When he returns, he takes Simeon from them and has him bound as they watch. That he takes Simeon isn’t explained, but perhaps since he knows Reuben tried to intervene on his behalf he takes the next oldest brother. He spares Reuben and takes the second-born son (perhaps if he knew Judah had the idea to sell him, he would’ve taken him).
Before the brothers leave, Joseph orders his people to fill their sacks with grain and to put their money into each of the sacks. His reason for doing this is likely to scare them and make them think he’ll accuse them of stealing as well as being spies.
On the journey home one of them opens his sack to feed his donkey and finds the money. This scares all of them and makes them cry out to each other, “What is this that God has done to us?” They continue to see this as retribution for what they did to Joseph. Notice that they don’t cry out about what the Egyptian ruler did – they see this as God’s hand. Their understanding of justice and punishment is centered on God. It’s not the ruthless and paranoid man in Egypt; it’s God. This actually is a positive characteristic of the brothers. That they see God’s hand more than man’s shows they have a correct perspective.
The brothers return home and tell Jacob what happened. They explain their encounter with the Egyptian ruler and that they told him about Benjamin. They also tell Jacob they had to leave Simeon and that for Simeon to be freed they have to take Benjamin back with them when they go.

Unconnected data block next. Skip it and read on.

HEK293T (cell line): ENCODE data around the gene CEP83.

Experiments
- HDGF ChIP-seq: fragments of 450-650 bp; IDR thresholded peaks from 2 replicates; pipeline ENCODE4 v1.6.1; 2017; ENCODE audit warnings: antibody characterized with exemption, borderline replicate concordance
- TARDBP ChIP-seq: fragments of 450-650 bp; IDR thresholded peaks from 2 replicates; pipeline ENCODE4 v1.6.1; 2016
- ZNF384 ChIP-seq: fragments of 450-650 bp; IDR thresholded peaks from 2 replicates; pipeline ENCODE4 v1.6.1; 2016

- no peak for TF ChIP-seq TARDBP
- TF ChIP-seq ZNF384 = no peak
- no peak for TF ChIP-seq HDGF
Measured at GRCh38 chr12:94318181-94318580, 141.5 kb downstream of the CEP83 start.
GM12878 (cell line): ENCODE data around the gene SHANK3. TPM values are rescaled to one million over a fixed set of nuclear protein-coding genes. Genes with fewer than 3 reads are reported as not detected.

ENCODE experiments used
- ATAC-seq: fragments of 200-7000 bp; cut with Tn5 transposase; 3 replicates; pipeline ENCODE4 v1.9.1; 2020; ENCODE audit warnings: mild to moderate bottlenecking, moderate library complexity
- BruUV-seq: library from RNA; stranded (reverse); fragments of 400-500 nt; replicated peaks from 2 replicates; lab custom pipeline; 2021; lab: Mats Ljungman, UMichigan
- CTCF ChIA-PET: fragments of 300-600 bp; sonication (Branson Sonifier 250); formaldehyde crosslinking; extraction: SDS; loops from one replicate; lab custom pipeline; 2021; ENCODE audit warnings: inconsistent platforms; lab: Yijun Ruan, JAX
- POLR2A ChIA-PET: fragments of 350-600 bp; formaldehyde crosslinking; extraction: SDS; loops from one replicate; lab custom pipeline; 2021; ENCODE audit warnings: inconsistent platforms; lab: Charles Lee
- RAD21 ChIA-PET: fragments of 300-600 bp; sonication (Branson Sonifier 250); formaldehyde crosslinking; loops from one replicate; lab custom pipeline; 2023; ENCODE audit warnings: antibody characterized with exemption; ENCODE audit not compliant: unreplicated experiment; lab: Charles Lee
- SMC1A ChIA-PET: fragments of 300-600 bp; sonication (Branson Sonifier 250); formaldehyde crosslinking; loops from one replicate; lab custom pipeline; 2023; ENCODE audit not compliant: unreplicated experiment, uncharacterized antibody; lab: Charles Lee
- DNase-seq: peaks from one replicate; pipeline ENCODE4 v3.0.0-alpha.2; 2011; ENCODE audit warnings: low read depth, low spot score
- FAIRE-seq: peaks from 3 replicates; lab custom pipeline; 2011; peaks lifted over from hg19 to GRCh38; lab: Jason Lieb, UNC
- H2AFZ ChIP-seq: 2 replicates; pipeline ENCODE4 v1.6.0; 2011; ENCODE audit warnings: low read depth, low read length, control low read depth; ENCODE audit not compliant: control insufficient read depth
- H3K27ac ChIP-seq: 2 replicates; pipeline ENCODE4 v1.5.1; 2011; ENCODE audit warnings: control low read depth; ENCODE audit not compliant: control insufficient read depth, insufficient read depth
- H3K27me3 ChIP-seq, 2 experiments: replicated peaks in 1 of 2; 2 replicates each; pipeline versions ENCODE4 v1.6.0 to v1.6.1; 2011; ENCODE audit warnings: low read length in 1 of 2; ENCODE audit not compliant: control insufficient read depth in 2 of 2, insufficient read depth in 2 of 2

When they empty their sacks they find that all of them have their money back. It wasn’t just one sack and one brother – it was every one of them. And if they were scared before they’re terrified now. The Egyptian can accuse all of them of spying and stealing.
Jacob can’t believe what they’ve done. Not only have they endangered their own lives and left Simeon in Egypt, but they’ve put Benjamin in a position to be a bargaining chip. He rebukes them for their actions and shortsightedness. He mourns what they’ve done – “You have bereaved me of my children; Joseph is no more, and Simeon is no more, and you would take Benjamin; all these things are against me.” That he mentions Joseph could mean that he now blames the brothers for his death. He can’t know they sold him into slavery (or else he would presumably have gone to Egypt to try to find him years ago) so perhaps after all these years he blames them for moving the flocks so much that Joseph had to find them and get killed by an animal in the attempt.